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Cohen Immigration Law Canada Immigration Lawyers

Simplified Application Process Introduced for Federal Skilled Workers


the CanadaVisa Team - 20 July, 2015

A new simplified application process seeks to expedite the permanent resident application queue.

As of September 1, 2006 most applications for permanent residence under the Federal Skilled Worker and Business Class immigration programs are to be submitted under the new 'Simplified Application Process', a Citizenship and Immigration Canada (CIC) media release announced today.

Long application queues at all international Canadian Visa Offices are causing delays in processing times. CIC has finally recognized this service delay and has implemented the new 'simplified' process in an attempt to expedite processing times.

Rather than submitting the complex set of forms and documents currently required upon initial application, the simplified application process will require skilled worker and business class applicants to submit only an amended basic Application form, the Use of Representative form and government processing fees. Any other documentation sent to the Visa Office will be returned to the applicant until it is requested.

If the application is accepted, processing fees reserve applicants a spot in the queue. Applicants are not to contact the Visa Office for any reason other than withdrawal from the process or a change in mailing address.

Documentation and additional information requirements will remain the same as the former system, but they will not be requested of the applicant until the file has reached the end of the queue and is ready to be reviewed, approximately 4 months later.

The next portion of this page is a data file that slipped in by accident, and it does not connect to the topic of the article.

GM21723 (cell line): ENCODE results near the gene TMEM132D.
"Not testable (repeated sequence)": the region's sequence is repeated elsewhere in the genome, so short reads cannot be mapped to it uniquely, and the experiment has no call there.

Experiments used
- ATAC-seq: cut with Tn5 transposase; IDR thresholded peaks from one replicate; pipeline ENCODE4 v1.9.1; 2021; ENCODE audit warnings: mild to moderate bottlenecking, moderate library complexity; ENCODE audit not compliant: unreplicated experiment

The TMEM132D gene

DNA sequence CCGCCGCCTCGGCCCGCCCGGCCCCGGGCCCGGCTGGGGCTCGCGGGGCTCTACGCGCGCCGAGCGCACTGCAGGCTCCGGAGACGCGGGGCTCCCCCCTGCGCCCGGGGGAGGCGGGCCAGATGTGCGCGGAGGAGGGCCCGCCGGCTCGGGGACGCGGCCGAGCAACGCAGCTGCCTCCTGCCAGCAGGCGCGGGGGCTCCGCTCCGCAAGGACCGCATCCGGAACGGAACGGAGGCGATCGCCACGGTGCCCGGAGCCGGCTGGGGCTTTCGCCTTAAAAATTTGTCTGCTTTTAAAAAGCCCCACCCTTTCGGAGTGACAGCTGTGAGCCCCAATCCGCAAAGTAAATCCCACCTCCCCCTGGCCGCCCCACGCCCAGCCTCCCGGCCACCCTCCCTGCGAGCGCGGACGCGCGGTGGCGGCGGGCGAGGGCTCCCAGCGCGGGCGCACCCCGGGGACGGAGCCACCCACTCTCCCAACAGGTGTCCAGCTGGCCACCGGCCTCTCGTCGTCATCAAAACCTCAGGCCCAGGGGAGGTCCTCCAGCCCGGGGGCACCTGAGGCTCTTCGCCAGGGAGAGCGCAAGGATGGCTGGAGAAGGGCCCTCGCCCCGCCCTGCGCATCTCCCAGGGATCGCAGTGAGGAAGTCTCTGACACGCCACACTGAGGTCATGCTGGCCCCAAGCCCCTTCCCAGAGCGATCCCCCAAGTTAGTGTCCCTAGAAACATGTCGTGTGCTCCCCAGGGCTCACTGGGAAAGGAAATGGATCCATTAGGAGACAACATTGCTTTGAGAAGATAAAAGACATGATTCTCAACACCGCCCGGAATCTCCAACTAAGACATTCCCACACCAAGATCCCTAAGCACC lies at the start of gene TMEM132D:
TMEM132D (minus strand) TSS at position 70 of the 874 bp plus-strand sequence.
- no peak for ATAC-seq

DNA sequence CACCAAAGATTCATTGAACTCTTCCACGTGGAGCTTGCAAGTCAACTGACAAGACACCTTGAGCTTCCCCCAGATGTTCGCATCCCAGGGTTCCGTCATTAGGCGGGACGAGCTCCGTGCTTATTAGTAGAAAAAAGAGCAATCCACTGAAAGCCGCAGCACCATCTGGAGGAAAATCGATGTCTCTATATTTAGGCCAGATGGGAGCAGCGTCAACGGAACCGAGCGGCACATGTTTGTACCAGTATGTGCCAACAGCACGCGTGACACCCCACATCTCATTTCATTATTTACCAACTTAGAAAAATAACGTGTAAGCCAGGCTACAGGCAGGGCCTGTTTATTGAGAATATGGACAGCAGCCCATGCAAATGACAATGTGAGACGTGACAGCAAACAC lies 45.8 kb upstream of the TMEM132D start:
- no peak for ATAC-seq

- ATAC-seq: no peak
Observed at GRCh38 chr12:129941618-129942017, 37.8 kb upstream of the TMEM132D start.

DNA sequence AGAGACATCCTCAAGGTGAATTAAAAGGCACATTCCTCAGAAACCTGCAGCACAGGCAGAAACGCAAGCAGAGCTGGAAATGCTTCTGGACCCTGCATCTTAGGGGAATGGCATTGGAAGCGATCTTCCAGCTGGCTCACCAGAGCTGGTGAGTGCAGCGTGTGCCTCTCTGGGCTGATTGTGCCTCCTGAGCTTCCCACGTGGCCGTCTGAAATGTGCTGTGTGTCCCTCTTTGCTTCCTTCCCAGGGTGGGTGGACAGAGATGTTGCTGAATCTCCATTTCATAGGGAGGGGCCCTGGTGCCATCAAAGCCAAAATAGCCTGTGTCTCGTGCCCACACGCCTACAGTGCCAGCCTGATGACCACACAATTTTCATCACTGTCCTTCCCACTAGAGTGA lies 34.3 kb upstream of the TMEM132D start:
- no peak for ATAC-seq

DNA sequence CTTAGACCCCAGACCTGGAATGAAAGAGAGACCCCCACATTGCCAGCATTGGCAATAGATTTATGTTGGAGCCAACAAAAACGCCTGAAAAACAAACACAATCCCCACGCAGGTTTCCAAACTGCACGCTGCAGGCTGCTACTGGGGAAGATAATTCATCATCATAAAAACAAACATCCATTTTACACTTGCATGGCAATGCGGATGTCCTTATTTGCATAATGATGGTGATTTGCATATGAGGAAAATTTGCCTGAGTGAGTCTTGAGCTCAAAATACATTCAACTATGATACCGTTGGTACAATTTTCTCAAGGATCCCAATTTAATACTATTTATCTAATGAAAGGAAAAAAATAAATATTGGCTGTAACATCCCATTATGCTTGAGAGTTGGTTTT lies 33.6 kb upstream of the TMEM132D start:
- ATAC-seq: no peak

Canadian immigration attorney David Cohen is generally pleased with the simplified application process stating, "By waiting until the time of review to submit documentation, the new system should cut down on the processing delays caused by duplicate and updated information requests from the Visa Office. This is a positive step towards expediting the process for qualifying applicants".

Applicants should beware, however, of the new system. If the basic Application form is not completed correctly, the application will be immediately returned. Given the precise specifications required on the forms, this could produce much frustration and time delays for potential applicants.

Mr. Cohen warns of another potential problem with the new system stating, "The Application form does not allow for a full presentation of an applicant's qualifications, especially with respect to work experience, an essential element of the Skilled Worker selection system. If Visa Officers intend to assess applications upon a preliminary review of the application form before receiving supporting documentation, then some qualified applicants will certainly be refused." As a result, he warns that potential applicants should not equate 'Simplified Application Process' with 'Easy to Succeed Application Process'.

The new process will take effect at every Canadian Visa Office, with the exception of the Buffalo Visa Office, where the former process will remain in place. Applicants with Arranged Permanent Employment in Canada will also be processed under the former system at every Canadian Visa Office, as these applications are expedited and therefore require all documentation upon initial submission of the file. Likewise, the new process will not apply to applicants destined to Quebec or selected by a province under the Provincial Nominee Program. The new simplified application process will affect Permanent Residency applicants under the Federal Skilled Worker and Business Class immigration programs only.

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